The Role Of Morality In The Narrative Of Frederick Douglass

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Slavery in one word is described as corruption. It was the reason for the United States Civil War and for the lost of so many lives. In the Narrative of Frederick Douglass, Frederick Douglass describes the events of his life and how he was deprived of the natural rights. Frederick Douglass' message is that to a slave sometimes ignorance is bliss because the intelligence of knowing can be insanity because they have no power to control their lives. Slavery, however, does not only affect the morality of the slaves themselves but in the corruption of others around them. Douglass uses a variety of figurative language to convey that slavery destroys the slave, the slaveholder, and the institution of Christianity.

Douglass integrates metonymy and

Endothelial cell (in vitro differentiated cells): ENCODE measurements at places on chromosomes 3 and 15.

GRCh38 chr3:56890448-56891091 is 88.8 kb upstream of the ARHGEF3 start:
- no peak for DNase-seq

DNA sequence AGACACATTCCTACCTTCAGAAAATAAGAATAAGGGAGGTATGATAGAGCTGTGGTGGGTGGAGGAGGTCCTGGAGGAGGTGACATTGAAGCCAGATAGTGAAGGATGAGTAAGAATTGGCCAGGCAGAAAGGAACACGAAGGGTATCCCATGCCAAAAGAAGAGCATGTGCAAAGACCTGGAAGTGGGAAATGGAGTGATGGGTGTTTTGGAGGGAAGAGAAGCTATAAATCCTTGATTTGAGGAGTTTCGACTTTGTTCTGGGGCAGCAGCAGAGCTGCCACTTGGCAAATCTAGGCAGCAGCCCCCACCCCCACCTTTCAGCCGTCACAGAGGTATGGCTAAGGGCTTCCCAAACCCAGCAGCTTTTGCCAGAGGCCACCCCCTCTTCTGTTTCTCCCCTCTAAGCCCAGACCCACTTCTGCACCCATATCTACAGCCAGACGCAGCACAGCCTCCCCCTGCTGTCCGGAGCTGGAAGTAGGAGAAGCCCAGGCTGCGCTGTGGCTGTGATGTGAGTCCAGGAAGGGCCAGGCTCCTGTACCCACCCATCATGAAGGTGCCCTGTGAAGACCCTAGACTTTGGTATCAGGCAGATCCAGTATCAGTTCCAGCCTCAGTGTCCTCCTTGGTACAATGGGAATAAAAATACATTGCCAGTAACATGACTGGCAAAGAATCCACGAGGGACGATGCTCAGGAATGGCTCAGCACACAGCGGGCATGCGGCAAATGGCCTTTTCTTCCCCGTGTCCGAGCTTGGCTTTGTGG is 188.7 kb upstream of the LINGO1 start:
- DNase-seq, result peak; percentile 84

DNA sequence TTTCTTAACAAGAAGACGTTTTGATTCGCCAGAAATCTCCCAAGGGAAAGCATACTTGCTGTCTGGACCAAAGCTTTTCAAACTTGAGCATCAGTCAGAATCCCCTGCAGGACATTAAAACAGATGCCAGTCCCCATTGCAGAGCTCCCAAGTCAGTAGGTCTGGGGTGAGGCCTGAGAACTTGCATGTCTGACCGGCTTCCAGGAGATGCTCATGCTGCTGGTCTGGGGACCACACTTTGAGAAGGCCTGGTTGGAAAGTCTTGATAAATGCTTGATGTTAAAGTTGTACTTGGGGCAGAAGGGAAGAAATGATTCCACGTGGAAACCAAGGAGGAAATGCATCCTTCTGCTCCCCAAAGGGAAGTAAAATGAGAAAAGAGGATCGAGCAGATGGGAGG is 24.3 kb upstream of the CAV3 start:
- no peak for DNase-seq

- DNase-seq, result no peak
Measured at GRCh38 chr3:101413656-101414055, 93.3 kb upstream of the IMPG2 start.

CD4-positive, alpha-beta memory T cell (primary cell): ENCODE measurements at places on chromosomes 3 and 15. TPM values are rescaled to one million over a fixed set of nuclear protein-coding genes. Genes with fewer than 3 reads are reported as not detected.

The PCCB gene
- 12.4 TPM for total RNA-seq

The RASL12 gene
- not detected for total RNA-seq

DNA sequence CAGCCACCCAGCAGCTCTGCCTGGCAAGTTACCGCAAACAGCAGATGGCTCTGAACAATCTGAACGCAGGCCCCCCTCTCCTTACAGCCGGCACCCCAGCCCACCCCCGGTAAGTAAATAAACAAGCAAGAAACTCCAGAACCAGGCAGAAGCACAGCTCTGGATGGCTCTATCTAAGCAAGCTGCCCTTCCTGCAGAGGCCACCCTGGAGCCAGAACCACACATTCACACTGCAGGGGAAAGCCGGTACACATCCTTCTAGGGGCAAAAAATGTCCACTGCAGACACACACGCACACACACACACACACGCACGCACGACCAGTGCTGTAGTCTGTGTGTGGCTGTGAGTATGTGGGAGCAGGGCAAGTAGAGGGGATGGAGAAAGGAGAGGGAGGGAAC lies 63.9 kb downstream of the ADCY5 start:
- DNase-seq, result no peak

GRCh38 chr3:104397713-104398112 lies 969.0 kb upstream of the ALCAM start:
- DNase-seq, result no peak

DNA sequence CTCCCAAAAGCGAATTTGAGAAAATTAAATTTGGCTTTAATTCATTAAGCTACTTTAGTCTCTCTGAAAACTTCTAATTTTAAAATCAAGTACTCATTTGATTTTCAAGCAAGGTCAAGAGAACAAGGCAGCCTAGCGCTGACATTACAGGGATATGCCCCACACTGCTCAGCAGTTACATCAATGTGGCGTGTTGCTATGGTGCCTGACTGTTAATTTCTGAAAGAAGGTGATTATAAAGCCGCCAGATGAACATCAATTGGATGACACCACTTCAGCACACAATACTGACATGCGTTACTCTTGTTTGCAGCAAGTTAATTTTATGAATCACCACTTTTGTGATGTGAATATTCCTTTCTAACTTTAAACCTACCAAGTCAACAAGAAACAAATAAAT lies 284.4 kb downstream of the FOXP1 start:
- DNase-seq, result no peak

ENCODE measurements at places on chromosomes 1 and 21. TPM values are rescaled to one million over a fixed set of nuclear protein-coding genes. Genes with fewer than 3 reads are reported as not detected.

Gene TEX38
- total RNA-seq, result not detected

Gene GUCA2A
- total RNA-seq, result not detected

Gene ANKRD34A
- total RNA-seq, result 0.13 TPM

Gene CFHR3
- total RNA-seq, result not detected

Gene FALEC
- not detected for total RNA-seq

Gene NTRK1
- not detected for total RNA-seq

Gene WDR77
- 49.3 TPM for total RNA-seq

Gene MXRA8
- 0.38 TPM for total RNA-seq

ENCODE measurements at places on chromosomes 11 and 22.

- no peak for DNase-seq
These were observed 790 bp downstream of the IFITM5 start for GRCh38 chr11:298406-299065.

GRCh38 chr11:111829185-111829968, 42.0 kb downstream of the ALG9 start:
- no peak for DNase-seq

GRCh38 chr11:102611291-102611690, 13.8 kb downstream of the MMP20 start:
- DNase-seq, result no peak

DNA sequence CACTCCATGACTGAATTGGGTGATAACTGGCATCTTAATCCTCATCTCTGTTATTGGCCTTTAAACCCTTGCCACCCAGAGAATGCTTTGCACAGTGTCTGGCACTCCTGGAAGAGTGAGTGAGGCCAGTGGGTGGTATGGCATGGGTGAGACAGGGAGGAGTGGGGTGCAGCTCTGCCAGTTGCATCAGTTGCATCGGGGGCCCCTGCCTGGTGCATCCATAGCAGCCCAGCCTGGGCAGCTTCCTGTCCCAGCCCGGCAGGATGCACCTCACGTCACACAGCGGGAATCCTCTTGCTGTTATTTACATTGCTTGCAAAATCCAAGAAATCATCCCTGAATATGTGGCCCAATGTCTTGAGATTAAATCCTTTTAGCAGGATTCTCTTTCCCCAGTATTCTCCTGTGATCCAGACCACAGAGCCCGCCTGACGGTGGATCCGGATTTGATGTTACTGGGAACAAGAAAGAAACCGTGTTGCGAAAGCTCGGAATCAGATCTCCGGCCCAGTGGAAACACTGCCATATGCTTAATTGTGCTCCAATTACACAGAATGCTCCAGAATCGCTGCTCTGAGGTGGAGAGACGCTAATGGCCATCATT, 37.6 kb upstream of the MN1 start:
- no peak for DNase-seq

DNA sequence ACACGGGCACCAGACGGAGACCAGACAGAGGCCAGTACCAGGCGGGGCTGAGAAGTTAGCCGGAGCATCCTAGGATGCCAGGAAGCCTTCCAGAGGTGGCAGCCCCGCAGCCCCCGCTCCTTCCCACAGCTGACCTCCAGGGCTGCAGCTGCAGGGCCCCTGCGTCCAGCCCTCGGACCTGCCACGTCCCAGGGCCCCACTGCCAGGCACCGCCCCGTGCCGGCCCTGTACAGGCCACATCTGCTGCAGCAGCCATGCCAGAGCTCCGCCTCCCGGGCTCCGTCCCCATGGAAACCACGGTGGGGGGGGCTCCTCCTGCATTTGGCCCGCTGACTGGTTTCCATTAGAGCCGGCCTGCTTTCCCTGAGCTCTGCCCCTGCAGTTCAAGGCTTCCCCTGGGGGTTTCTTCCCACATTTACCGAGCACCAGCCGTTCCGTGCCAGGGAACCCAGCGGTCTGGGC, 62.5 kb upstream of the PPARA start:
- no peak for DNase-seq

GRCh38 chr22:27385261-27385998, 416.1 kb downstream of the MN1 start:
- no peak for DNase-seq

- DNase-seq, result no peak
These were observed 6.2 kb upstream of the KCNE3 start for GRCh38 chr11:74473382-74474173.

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When Douglass is living with Master Hugh’s family, he sees for the first time a white person who treats him like a human being. Douglass uses metonymy to illustrate her dehumanization, an effect of the power of holding a slave: “Under [slavery’s] influence, the tender heart became stone, and the lamb-like disposition gave way to one of tiger-like fierceness” (Douglass 43). The words “tender heart” are an example of metonymy that alludes to the woman as a whole because she is known to be compassionate. As slavery integrates itself in his mistress’s life, her “lamb-like” nature is abraded and the “tiger-like fierceness” is the consequence of slavery. Douglass’ epiphany is that this corruption not only affects the slave but society as a whole. Douglass further develops corruption of morality through the use of parallelism. After Captain Anthony died, who was the clerk and superintendent of Colonel Lloyd’s farm, Douglass is

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